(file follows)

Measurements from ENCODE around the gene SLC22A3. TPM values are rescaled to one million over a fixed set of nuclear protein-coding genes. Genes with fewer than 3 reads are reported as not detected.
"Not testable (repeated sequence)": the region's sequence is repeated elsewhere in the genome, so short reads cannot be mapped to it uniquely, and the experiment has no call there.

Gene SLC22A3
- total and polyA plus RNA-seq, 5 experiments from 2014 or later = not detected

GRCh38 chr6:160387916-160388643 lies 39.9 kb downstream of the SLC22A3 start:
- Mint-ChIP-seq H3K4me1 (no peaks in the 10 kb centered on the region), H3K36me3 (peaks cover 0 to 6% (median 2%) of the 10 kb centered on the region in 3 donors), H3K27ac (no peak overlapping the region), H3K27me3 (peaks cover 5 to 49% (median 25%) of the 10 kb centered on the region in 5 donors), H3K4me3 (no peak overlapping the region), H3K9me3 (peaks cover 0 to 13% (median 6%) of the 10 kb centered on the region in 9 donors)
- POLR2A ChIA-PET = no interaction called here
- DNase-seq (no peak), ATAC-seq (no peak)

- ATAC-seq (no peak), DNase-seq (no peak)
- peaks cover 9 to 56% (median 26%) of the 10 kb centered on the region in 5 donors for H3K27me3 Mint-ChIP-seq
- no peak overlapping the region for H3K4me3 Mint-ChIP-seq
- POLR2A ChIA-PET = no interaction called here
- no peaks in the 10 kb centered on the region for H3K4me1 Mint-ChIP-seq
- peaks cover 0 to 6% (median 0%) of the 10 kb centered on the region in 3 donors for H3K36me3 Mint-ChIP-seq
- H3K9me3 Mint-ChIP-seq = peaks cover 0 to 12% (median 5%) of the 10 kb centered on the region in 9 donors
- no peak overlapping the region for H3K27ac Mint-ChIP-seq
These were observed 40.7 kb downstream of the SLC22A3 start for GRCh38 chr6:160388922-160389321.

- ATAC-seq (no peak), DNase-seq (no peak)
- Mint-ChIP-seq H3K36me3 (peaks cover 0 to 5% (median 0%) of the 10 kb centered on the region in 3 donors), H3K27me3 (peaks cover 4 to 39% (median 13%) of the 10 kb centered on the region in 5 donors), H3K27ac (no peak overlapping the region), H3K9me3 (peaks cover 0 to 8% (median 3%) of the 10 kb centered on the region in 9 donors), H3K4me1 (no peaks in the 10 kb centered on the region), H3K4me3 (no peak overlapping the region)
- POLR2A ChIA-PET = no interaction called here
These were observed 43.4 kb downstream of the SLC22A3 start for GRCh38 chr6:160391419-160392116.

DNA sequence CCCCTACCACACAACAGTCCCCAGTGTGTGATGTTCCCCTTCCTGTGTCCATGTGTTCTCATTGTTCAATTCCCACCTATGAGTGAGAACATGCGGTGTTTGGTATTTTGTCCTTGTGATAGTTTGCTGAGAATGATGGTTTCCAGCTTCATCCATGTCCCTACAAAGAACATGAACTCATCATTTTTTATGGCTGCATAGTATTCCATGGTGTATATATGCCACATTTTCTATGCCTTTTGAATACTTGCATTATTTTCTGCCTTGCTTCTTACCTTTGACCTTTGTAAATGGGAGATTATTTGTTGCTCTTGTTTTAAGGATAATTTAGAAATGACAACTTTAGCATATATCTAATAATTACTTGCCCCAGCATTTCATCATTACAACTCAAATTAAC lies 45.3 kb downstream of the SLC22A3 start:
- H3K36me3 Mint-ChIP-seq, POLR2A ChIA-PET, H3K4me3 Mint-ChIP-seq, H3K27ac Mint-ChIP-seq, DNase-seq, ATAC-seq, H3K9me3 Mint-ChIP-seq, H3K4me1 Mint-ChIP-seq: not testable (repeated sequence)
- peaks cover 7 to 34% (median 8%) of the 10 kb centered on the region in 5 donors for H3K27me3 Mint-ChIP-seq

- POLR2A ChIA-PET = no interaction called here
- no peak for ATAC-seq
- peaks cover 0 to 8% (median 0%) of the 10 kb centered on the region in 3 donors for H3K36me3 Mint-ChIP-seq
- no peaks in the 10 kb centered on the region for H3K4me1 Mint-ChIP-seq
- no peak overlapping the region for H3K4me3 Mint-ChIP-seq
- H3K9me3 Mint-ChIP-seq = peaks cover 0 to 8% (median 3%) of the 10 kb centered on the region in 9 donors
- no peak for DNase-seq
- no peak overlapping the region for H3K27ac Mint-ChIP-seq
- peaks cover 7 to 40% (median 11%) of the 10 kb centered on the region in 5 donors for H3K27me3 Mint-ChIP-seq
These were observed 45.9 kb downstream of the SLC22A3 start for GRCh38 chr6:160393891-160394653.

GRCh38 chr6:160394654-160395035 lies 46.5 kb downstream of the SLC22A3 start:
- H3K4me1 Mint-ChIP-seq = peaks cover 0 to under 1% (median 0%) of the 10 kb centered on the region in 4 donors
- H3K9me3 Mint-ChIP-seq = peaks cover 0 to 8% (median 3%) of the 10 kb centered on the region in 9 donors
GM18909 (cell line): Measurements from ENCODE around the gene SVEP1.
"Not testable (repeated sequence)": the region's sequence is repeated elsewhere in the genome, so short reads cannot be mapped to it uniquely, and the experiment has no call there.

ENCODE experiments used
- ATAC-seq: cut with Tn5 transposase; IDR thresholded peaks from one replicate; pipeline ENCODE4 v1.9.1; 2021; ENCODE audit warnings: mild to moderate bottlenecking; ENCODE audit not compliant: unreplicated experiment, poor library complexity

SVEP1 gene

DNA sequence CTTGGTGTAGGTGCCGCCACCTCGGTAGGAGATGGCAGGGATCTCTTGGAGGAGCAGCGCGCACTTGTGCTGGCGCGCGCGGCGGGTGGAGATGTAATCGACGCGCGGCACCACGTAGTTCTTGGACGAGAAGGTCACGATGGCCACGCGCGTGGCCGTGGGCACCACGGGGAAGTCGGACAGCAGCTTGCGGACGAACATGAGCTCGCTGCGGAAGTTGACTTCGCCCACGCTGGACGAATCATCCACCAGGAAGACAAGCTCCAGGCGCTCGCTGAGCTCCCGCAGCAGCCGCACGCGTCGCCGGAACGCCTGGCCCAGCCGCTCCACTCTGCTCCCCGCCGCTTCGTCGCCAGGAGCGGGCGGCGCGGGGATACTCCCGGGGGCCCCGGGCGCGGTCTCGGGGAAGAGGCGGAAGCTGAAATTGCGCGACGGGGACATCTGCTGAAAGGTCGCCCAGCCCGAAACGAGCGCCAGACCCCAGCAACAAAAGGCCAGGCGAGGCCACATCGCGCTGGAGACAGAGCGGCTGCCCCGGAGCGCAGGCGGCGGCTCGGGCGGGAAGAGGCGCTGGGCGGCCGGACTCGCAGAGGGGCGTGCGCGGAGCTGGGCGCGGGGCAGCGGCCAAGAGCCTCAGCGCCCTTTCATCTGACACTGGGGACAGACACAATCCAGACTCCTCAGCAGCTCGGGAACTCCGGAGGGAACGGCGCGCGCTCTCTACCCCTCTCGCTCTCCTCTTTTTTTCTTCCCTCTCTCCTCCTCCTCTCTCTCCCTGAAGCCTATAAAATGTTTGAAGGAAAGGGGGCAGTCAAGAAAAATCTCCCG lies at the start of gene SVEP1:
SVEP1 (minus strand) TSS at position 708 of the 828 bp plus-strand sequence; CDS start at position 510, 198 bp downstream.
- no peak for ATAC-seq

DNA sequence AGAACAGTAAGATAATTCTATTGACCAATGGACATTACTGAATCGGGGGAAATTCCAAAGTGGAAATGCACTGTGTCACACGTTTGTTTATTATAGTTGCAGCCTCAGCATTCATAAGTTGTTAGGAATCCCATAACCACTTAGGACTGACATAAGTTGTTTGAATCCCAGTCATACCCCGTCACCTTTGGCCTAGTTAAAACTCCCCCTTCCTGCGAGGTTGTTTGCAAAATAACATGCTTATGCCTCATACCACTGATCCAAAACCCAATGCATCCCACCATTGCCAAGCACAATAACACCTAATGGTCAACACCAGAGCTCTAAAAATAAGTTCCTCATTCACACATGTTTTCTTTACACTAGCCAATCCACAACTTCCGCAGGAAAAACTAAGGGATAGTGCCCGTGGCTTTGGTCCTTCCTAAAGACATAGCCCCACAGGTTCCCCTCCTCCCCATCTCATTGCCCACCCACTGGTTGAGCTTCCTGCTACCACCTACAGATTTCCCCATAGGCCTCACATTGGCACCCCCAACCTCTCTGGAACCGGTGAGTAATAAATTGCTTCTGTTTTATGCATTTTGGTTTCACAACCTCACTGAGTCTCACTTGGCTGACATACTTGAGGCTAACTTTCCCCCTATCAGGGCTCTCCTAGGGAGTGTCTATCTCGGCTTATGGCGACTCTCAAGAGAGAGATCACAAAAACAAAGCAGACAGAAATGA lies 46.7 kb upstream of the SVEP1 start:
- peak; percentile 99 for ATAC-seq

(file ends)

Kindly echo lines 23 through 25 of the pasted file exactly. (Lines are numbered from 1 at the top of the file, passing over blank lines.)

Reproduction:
- H3K36me3 Mint-ChIP-seq, POLR2A ChIA-PET, H3K4me3 Mint-ChIP-seq, H3K27ac Mint-ChIP-seq, DNase-seq, ATAC-seq, H3K9me3 Mint-ChIP-seq, H3K4me1 Mint-ChIP-seq: not testable (repeated sequence)
- peaks cover 7 to 34% (median 8%) of the 10 kb centered on the region in 5 donors for H3K27me3 Mint-ChIP-seq

- POLR2A ChIA-PET = no interaction called here